Sunday, October 23, 2011

Wireless Edtech 2011

Last week, I had the privilege of attending Wireless Edtech2011 in D.C with a colleague.  I had no idea what to expect as we headed to the conference, although I knew I was intrigued by the following:
  1. The diverse group of attendees (leaders in business, education and government) 
  2. The topic (reforming education and breaking through barriers to enable mobile broadband for all learners)
  3.  The cost (it was FREE!)

I am blogging about my experience with the hope that you can benefit from the resources I gathered.

Memorable quotes:
  • "We don’t bank the way we used to bank or shop the way we used to shop, but we teach the way we used to teach." - Kaya Henderson, Chancellor of DC Public Schools
  • "It's not about 'how do I use this technology' but 'what do I build?'" - Kathy Spencer, Onslow County Schools Superintendent (NC)
  • "We don’t want more laptops - we want engaging learning environments for kids."
  • "We have to get past doing more (in the classroom) and start doing things differently.
  • "We used to have to go to school to learn.  We don’t have to do that anymore." - Matt Spathas, Parent and Community Leader, San Diego
  • "What is the purpose of the Dewey Decimal System?" - HS Student
  • "We don’t just need new gadgets, we need new business models."
  • "One thing NCLB has taught us is that what you assess is what gets taught." - Chris Dede, the Timothy E. Wirth Professor in Learning Technologies at Harvard's Graduate School of Education
  • "The learning environment outside of schools is more powerful than the learning environment we currently have in schools." -Tom Carroll, President of the National Commission on Teaching and America's Future
  • "We are moving from an 'I Teach' to a 'We Learn' paradigm." - Elliot Soloway, Arthur F. Thurnau Professor, University of Michigan 
  • "We cannot put a jet engine on a stagecoach and expect good results" - Chris Dede
  • "The need to memorize is a 20th century skill. The need to navigate and trust information is a 21st century skill." - Pearson
  • "Being digitally literate is essential to participate in our economy"- Julius Genachowski, Chairman of the FCC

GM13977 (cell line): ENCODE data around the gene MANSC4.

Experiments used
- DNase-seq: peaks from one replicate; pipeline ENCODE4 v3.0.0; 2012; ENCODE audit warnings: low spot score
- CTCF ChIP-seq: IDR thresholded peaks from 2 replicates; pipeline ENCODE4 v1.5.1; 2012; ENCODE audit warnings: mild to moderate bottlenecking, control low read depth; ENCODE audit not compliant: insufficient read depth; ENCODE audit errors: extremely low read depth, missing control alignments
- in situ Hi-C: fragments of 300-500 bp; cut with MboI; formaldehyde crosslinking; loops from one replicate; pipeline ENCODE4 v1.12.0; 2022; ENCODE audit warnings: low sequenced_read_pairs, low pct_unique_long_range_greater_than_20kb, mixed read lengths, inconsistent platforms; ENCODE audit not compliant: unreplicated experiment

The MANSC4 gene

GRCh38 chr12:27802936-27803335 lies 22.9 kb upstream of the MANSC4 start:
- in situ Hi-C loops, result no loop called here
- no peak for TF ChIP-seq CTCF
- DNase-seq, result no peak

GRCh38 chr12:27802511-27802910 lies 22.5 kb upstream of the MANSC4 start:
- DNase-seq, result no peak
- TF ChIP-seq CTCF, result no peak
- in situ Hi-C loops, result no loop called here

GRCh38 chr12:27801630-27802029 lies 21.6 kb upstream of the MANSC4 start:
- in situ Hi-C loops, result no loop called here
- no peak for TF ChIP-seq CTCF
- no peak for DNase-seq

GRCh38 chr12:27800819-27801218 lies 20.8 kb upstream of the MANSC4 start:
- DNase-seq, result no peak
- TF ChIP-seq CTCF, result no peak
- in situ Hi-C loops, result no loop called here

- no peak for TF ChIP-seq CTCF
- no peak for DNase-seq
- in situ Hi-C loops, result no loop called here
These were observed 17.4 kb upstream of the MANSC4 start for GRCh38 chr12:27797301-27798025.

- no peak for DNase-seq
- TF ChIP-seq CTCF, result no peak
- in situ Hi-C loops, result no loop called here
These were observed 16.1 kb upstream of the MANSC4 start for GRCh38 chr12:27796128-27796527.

Valuable Links:

New Learners of the 21st Century - Short, powerful video about today's learners

Speak Up Survey - A national research project that your district can participate in!  Act quickly - this year's survey closes 12/23/11.  This project provides FREE surveys to gather data about 21st century learning from all district stakeholders.  After February, your district can access the results and compare them with the national findings.

Office of Innovation and Improvement - Did you know this existed in the U.S. Dept. of Ed?

Educational Assessment Technology Standards - HALLELUJAH!  Glad to know this is in the works!!

Digital Learning Now - Recently started in 2010, this is a national campaign to advance policies that will create a high quality digital learning environment to better prepare students with the knowledge and skills to succeed in college and careers.  Check out your state's digital learning report card!

State Educational Technology Directors Association (SETDA) - Forum for inter-state collaboration, cooperation and best practices.  The SETDA Projects tab is informative.

World Bank EduTech Blog - A World Blank blog on ICT use in education.  It's interesting to see how technology is being harnessed in developing countries.    

Friday Institute for Educational Innovation The mission of the Friday Institute is to advance education through innovation in teaching, learning, and leadership.  Click on the "21st Century Teaching and Learning" tab so see all the projects in development.

Maine Learning Technology Initiative - Maine seems to have it all together.  This site is filled with all kinds of educational resources.  I like the MLTI Minute.

CoSN Mobile Learning Initiative - Great resources for planning to integrate mobile devices in your school district.

My biggest takeway from the conference is that my district needs to specify what it wants students to know and be able to do.  Notice how I didn't mention technology.  Once we set student goals, then we can discuss the infrastructure needed to support their achievement.

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